# Math for Programmers Published!

Yay! My Pluralsight course on Math for Programmers has just been published.

To quote Pluralsight’s write up on their blog

In this course, Simon aims to teach you the mathematics behind how computers store and manipulate numbers and booleans.  You’ll learn, among other things, how to read binary and hexadecimal numbers, why floating point numbers are almost always stored with small errors and how to estimate how big those errors are.  You will find out how to simplify complex logical expressions. You will also learn how to use logical operators and bitwise flags to very efficiently store and manipulate sets of true/false properties.  Similarly, the course features lots of advice on best practices for working with numerical and boolean data.  Underpinning all this, you’ll learn how to see your data the way a computer sees it. Click here to access the TOC. Simon has more courses in production. Stay tuned!!

Strangely, the Pluralsight blog doesn’t mention the very nice picture of a cute black cat on a computer that you get at no additional cost in the module on logic. And yes it really is the cat that’s cute, not the computer!

Writing the course was great fun, although very intensive (that’s the reason why this blog has had no posts for several weeks!)  And I’m now nursing battle-scars from numerous Simon–versus–PowerPoint skirmishes.  I won most of them, but PowerPoint is a vicious opponent and you have to be quite sneaky against it – on one occasion I ended up unzipping a .pptx file so I could manually modify some stuff that the normal PowerPoint User interface wouldn’t easily let me get to.

Integers and floating point numbers are often more complex entities than we imagine. They have limitations and just like most things in programming, if you don’t fully understand them, they can occasionally catch you out with bugs.  That’s why I wanted to write a course that teaches people the maths behind how numbers (and booleans) are represented, and how to use them effectively.  Just to give you a flavor: What do you think this bit of C# code will output?

```try
{
checked
{
double zero = 0;
double minus = -1.0e-400;
double big = 1.0 / zero;
double minusBig = 1.0 / minus;

Console.WriteLine(zero == minus);
Console.WriteLine(big == minusBig);
}
}
catch (Exception ex)
{
Console.WriteLine(ex.Message);
}
```

I’ll post the answer and the explanation in a couple of days.  If you’re wondering , the Math for Programmers course doesn’t tell you the answer to this particular problem, but it will give you enough information that you should be able to work it out. But then, maybe you can figure it out anyway…?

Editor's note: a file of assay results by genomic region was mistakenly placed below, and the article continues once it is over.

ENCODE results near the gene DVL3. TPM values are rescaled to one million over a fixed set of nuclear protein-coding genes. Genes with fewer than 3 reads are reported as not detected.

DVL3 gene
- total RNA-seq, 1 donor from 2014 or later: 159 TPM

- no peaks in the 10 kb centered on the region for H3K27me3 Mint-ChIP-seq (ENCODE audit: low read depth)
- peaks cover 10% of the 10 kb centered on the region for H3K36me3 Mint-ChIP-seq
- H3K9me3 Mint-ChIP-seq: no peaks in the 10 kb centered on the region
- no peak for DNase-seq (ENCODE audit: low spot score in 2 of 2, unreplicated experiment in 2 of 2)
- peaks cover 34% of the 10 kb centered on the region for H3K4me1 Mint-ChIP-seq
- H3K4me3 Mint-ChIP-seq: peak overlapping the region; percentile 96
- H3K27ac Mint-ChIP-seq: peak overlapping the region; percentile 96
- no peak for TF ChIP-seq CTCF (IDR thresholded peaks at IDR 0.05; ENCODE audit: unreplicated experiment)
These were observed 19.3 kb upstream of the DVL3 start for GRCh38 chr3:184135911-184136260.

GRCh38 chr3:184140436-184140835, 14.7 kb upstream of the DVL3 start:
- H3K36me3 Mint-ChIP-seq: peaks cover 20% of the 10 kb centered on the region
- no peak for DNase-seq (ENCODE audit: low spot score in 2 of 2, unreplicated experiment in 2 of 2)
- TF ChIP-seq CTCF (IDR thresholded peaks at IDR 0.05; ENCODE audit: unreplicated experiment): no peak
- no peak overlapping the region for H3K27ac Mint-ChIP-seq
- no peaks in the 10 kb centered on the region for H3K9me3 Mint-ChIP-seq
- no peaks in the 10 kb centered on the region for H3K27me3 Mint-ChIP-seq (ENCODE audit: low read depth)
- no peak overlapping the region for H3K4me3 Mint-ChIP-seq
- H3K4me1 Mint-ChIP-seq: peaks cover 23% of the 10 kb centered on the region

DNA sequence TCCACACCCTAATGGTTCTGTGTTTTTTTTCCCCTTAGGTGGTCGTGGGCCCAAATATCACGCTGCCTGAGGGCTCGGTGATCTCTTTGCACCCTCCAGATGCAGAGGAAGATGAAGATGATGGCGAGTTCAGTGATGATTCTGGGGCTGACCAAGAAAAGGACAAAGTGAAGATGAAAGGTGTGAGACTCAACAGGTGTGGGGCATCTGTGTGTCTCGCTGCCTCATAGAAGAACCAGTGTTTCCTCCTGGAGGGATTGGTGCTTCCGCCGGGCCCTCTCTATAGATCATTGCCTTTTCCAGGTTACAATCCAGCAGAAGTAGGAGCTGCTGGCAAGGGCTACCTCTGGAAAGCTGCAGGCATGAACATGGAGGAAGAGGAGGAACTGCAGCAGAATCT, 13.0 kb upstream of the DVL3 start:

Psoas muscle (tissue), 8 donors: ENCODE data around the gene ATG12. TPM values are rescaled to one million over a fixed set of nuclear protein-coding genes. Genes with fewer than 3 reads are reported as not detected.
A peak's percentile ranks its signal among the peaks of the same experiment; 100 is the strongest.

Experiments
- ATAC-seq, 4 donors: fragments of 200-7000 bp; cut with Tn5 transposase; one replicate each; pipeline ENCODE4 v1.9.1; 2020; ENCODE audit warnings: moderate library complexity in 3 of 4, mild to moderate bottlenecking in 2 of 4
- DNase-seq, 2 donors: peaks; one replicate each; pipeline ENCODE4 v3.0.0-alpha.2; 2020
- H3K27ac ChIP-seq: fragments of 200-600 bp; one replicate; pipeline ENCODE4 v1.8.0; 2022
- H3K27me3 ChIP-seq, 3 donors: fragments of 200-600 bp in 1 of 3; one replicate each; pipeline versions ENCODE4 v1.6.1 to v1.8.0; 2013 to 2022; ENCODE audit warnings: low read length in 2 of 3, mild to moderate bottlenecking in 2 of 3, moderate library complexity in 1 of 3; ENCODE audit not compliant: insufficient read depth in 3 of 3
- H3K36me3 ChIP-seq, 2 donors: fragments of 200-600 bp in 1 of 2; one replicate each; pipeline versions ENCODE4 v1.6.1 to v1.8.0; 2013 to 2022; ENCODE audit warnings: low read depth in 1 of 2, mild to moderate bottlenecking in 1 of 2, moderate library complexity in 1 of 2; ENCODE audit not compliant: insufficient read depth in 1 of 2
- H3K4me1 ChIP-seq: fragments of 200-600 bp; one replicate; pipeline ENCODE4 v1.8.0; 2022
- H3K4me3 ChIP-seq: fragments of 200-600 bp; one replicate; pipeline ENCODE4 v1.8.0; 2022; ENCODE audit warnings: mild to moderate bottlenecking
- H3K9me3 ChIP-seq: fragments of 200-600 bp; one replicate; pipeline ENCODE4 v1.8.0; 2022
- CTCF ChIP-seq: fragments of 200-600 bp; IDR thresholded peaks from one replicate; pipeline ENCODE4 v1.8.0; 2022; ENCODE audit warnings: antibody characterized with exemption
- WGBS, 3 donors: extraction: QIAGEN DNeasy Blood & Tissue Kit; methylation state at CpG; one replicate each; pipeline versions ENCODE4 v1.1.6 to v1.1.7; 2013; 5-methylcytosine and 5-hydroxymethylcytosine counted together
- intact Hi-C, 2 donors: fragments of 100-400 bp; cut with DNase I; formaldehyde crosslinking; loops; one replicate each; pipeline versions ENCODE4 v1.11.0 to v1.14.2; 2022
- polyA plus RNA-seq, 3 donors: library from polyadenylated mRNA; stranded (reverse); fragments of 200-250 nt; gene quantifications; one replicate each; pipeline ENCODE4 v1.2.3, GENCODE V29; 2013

Here’s a cute cat.

## 9 thoughts on “Math for Programmers Published!”

1. gustavopezzibppuniversity says:

Very cool video. Really enjoyed.

Just one quick comment, in the section “negative numbers and 2’s complement”, around minute 9:10, isn’t the range from 2’s complement -2^(n-1) to 2(n-1)-1?

2. Ro says:

just recently watched this course. Superb and I liked your teaching style. You explained all the basic concepts in a clear manner.

3. It’s a pity you don’t have a donate button! I’d most certainly donate to
this outstanding blog! I suppose for now i’ll settle for book-marking and adding your RSS feed to my Google account.
I look forward to brand new updates and will talk about this blog with my Facebook group.

Chat soon!

1. lol. I’m guessing that comment was intended to be ironic, since I rather obviously haven’t had time to update TechieSimon for a few months. But rest assured, there are updates on their way. The delay is of course due to vast effort I’m putting into ensuring that the new updates sink to even lower depths of monotony than the existing articles. Unfortunately I have no plans for a donate button, mostly because I don’t understand the concept of money, so I probably wouldn’t know what to do with it if anyone did donate.

4. Elyas says:

Hi Simon, I am watching your course it is very good, but is there any subtitle for it? it is very good course but I want to understand all concept because of that I think adding a subtitle can be a good choice.
Than you for your courses.

1. Hi Elyas, thanks for the feedback. I’m not sure where you mean you want subtitles? Do you mean on more of the slides?

5. Ulf Mollerstrom says:

Hi Simon, looking forward to this course, I’m just digesting the c# collections…

6. Yolanda Gao says:

Hi Simon, just want to let you know that I am watching your course now and I really loves it! It helps me to see “things” much more clear than before! You should do some more courses!

1. Hi Yolanda, glad you’re finding the Math for Programmers course useful. I’ll definitely be doing more courses. I’m currently writing a C# Collections course, which I’m hoping will be released in November.